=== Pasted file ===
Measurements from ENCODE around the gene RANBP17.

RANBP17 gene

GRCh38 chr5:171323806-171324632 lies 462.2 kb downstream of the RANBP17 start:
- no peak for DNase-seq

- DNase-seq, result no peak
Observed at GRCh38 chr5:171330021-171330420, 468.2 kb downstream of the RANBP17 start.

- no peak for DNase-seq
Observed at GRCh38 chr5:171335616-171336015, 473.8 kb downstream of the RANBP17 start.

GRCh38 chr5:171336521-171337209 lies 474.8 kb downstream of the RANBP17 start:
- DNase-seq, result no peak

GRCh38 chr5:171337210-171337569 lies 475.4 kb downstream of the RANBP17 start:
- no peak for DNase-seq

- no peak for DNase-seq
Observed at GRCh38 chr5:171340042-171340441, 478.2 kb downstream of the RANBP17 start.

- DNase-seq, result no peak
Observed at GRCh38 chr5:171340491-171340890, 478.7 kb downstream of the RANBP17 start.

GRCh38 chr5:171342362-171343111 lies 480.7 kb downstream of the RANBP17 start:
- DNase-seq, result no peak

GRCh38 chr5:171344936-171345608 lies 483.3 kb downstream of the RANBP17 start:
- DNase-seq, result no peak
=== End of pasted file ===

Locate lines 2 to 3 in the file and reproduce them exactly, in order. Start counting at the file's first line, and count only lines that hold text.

RANBP17 gene

GRCh38 chr5:171323806-171324632 lies 462.2 kb downstream of the RANBP17 start: